My favorite part of the French cuisine, more than anything else was the freshness of the ingredients.  In France they don’t use preservatives or hormones, and rather than shopping at Costo or Wal-Mart for canned goods in bulk, the Parisians opt for picking up what they need for dinner on a daily basis ensuring their families will eat healthy, fresh food every day.  Certainly something I could get used to…

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Robin Des Bois Sherwood Cafe
195 Smith St
Brooklyn, NY 11201
(718) 596-1609
www.sherwoodcafe.com

I’ve been eating in this neighborhood for a number of years now. (approximately 9) Many places come and go, but there are a few that hold their integrity, their quality of food and ambiance, service, and menu. One of these places is Robin Des Bois Sherwood Cafe. During my earliest years in the hood I called it Sherwood, my wife calls it Robin Des Bois…whatever, it’s all the same.

RDBSC is situated on Smith between Warren & Baltic in what I believe was once a shoe or furniture store. The store expanded to the left into what is now New York Perks. You are greeted at the door by a little Michelin Man holding the menu, and windows full of random kitch.

Once inside you’re transported to another time and place – think 1960’s Paris? I don’t know. Wasn’t born until ’77, and prior to last April I’d never been to France. The decor would have you believe it though. It’s part Catholic (large Virgin Mary statue), part cinema (old French movie posters featuring buxom babes), with a mix of plenty of random antique shop / second hand trinkets.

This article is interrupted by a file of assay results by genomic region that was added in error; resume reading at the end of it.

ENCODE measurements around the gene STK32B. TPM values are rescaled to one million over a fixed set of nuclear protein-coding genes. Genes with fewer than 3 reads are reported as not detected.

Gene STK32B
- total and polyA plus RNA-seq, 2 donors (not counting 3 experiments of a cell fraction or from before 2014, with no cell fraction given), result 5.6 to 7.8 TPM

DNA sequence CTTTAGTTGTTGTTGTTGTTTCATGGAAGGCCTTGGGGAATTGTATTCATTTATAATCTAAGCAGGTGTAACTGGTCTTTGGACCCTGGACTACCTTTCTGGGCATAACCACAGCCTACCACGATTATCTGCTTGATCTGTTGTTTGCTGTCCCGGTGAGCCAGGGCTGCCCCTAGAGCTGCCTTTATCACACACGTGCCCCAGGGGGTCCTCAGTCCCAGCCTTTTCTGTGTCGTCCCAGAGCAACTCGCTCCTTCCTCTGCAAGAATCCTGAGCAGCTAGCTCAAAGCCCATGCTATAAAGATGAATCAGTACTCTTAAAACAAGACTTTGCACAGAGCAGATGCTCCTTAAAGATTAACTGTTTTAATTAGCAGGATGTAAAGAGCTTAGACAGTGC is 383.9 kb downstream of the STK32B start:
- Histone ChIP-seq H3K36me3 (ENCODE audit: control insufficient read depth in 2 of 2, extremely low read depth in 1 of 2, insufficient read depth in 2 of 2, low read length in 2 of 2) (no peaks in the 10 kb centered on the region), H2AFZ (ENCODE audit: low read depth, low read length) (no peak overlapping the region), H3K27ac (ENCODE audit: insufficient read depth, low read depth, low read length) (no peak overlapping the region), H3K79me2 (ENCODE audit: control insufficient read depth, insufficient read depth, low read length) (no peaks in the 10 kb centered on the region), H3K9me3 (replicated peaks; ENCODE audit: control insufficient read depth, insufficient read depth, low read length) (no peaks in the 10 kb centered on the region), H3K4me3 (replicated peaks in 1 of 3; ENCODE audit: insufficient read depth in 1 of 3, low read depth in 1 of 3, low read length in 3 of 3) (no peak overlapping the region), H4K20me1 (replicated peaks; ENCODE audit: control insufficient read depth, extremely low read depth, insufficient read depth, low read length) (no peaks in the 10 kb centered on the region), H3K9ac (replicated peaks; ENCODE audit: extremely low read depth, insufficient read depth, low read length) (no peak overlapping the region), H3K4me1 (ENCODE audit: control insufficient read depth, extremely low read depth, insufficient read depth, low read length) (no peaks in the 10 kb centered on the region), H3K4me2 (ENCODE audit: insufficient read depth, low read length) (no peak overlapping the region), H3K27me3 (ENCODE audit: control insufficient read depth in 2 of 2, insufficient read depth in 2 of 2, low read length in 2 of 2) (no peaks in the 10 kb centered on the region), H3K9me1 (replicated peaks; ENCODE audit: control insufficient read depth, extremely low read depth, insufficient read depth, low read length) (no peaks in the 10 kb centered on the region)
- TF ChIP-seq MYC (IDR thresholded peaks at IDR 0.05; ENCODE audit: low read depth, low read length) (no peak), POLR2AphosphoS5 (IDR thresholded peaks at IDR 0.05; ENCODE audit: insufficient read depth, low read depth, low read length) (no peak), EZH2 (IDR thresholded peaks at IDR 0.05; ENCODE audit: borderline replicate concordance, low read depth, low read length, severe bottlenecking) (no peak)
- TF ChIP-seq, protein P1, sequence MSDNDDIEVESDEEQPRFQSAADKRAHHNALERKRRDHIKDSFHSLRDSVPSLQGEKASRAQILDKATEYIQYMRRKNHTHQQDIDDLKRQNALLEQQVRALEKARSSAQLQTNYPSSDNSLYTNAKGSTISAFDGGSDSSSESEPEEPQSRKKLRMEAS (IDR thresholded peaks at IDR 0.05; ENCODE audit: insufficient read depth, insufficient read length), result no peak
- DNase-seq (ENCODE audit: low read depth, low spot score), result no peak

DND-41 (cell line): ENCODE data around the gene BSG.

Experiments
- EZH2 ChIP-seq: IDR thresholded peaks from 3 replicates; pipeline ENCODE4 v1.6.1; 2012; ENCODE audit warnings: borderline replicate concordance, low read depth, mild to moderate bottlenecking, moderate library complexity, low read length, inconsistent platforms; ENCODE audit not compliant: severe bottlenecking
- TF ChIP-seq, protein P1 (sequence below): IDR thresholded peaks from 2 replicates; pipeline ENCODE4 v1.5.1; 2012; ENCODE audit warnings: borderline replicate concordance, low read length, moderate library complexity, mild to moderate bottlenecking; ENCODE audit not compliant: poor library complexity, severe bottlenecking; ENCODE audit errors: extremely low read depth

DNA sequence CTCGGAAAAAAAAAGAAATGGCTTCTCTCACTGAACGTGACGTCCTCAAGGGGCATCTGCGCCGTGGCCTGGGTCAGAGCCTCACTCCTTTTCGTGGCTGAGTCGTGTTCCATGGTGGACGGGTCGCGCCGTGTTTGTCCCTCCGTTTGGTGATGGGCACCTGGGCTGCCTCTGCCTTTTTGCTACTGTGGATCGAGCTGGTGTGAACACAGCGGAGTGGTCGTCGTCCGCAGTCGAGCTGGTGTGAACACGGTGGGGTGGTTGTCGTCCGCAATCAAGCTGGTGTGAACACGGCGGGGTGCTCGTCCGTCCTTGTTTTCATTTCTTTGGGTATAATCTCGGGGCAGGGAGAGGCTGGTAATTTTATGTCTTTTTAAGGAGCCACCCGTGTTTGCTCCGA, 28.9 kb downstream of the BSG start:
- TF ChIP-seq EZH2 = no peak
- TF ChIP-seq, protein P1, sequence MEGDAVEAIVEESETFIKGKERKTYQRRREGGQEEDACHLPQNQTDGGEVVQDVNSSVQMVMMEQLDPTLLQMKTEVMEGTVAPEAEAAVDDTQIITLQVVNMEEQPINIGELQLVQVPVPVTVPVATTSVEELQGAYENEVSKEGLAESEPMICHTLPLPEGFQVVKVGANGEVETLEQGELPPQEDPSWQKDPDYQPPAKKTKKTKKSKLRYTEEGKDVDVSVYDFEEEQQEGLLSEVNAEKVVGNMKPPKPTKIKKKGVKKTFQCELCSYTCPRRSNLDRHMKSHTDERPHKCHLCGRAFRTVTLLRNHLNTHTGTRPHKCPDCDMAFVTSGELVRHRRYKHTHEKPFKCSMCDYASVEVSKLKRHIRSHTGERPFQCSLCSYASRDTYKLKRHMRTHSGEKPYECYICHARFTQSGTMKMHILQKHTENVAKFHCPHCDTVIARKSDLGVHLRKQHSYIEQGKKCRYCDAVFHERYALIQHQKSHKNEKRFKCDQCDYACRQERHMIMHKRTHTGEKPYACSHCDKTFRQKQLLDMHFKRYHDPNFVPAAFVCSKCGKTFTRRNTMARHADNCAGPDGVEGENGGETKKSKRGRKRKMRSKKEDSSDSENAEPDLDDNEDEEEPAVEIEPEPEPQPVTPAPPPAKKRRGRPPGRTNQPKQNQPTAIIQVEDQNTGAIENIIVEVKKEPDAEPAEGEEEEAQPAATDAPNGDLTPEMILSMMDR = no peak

Arrive early enough, and you’ll be seated right away. Your seating choices are inside at one of the many random tables with a mix of wood and plastic chairs, or in the center at their large communal table. You may also eat in their garden space which also features a sitting area for those who choose to only drink. If you’re a late eater you may wait at the bar, and enjoy a beer, a glass of wine from their impeccable selection, or a specialty cocktail. I usually keep it fairly simple with a massive glass of Cotes Du Rhone.

For your meal you may select from a handful of specials, small plates, sandwiches, or large entrees. I can’t stress this enough – if they have mushroom risotto on special, GET IT! You will not regret it. Other favorites are the whole or half roasted chicken with garlic mash and green beans. The chicken is crispy and succulent. There’s also the grilled skirt steak au poivre that comes with potatoes au gratin. Nine times out of ten, this is what I will order. They also make a killer pork chop, lamb merguez sandwich, and croque monsieur.

I’ve taken dates here, friends – my old roommate and I once ate at a table set up in the front window. The wife and I go often, and we even took her parents once who also enjoyed the food and atmosphere.

Another high point for RDBSC is the service. Most, if not all the wait staff is French. But unlike their continental counterparts, there isn’t the slightest hint of rudeness or entitlement about them. I guess you could sum up Robin Des Bois Sherwood Cafe as the total experience.

~Sam